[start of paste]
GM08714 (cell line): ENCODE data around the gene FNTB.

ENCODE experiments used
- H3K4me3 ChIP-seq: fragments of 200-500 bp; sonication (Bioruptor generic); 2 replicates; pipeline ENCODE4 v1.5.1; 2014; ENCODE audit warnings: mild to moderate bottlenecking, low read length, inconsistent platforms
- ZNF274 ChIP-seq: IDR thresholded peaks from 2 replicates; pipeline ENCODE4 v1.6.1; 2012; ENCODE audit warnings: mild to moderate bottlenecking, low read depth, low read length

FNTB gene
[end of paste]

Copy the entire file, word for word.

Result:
GM08714 (cell line): ENCODE data around the gene FNTB.

ENCODE experiments used
- H3K4me3 ChIP-seq: fragments of 200-500 bp; sonication (Bioruptor generic); 2 replicates; pipeline ENCODE4 v1.5.1; 2014; ENCODE audit warnings: mild to moderate bottlenecking, low read length, inconsistent platforms
- ZNF274 ChIP-seq: IDR thresholded peaks from 2 replicates; pipeline ENCODE4 v1.6.1; 2012; ENCODE audit warnings: mild to moderate bottlenecking, low read depth, low read length

FNTB gene